What Can We Make Of The Present When We Compare It With The Past?

When I walk through the halls of Seacoast, I walk through memories. They live in the rooms, sit in the chairs, waiting for me to find them again. I pass a particular staircase and am transported back, twenty years ago, to the first time I saw the girl who would become my wife. I walk into the worship center and see the section where an 11-year-old me experienced his first worship service. There is power in memory, in looking to the past. There is also danger. As I walk through my memories, I must take care not to become lost in them.

Ecclesiastes 7:10 tells us “Do not say, ‘Why were the old days better than these?’ For it is not wise to ask such questions.” We are often tempted to compare the past with the present. I’m pretty sure that every generation who has ever lived has thought some variation of, “When I was young, things were better.” That might even be true, for some. Yet we are not called to relive the past, but to help God create the future.

I’ve been a part of Seacoast for about 25 years but I’ve never looked to the past as “the good old days.” And there were some pretty great moments back then! Yet I spend time reliving these memories, not because those days were better, but because they were the moments God used to refashion my life into something new.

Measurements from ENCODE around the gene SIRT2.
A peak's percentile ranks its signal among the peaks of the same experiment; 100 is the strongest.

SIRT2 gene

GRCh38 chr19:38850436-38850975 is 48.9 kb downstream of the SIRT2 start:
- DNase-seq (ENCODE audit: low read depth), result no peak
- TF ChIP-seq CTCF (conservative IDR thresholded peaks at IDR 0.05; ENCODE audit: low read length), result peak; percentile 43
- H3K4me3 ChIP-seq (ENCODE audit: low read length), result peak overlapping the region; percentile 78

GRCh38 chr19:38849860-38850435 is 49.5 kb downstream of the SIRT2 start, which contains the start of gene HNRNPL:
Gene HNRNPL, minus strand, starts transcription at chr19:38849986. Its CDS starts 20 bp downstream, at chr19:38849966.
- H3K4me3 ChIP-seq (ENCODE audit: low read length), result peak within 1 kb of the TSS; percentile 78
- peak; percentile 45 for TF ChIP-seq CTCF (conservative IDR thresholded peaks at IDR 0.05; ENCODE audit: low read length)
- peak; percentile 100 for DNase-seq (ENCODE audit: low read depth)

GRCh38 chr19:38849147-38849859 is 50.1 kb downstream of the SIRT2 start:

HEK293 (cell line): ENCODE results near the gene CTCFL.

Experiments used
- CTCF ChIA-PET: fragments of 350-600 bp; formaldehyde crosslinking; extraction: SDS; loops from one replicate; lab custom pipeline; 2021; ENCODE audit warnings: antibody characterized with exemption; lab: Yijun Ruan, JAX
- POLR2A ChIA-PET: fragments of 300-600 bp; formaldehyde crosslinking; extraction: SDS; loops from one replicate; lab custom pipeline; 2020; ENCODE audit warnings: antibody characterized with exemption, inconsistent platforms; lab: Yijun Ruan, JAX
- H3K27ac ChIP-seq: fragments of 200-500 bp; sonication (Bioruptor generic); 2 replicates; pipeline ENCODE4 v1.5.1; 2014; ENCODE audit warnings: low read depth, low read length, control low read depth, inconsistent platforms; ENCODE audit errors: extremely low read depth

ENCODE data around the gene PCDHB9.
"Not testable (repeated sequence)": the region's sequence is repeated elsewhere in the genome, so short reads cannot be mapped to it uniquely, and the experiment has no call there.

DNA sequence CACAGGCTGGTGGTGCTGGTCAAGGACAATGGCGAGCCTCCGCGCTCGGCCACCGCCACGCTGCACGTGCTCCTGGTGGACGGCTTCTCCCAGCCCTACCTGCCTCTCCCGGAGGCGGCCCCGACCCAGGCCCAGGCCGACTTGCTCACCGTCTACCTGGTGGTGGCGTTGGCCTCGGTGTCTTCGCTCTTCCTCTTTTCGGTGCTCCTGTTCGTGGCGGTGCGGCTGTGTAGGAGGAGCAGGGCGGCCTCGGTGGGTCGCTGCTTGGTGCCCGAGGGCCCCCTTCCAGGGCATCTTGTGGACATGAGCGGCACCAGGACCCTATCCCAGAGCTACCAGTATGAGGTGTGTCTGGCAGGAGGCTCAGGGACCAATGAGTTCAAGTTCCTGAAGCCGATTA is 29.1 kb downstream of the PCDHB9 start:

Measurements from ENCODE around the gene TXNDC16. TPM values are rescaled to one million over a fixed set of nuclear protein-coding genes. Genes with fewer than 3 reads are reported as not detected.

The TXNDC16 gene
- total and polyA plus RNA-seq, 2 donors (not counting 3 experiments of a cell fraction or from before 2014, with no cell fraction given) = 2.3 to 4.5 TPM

The Value Of Sentiment

The problem with idealizing the past is that it can’t help us make anything. It can only stand at a distance and critique the present. Mere sentiment might give us warm feelings, but nothing more. And if that is the case, we need to beware relying on nostalgia and sentiment to give us anything of value. So what do we do?

“It [the past] can only stand at a distance and critique the present.”

In his farewell show, David Letterman had comedian Norm Macdonald perform as the final act. Macdonald ended the set by recounting his first time seeing Letterman perform in person, when Norm was only 13 years old. Closing out the final show of his hero, Norm said that Letterman “has no truck for the sentimental. If something is true, it is not sentimental. And I say in truth, I love you.” And then Norm Macdonald burst into tears. 

Celebrate The Past

This, to me, is the right path. There is nothing wrong with sentimentality, provided we see it for what it is. And that means seeing and celebrating the past with clarity and truth. It means admitting our failures and perhaps celebrating them as well, for it is through failure that we begin to discern the path we need to follow instead.

Seacoast Church has always been a church that looked to the future, to where God was calling us to go next. But now, as we approach our 31st year, I hope we all take some time and look back. Not out of mere sentiment, not stopping to dwell in nostalgia, but rather learning to see with greater clarity what God has done. Our memories aren’t ghosts to be avoided, but old friends to be welcomed. We just need to make sure they don’t overstay their welcome.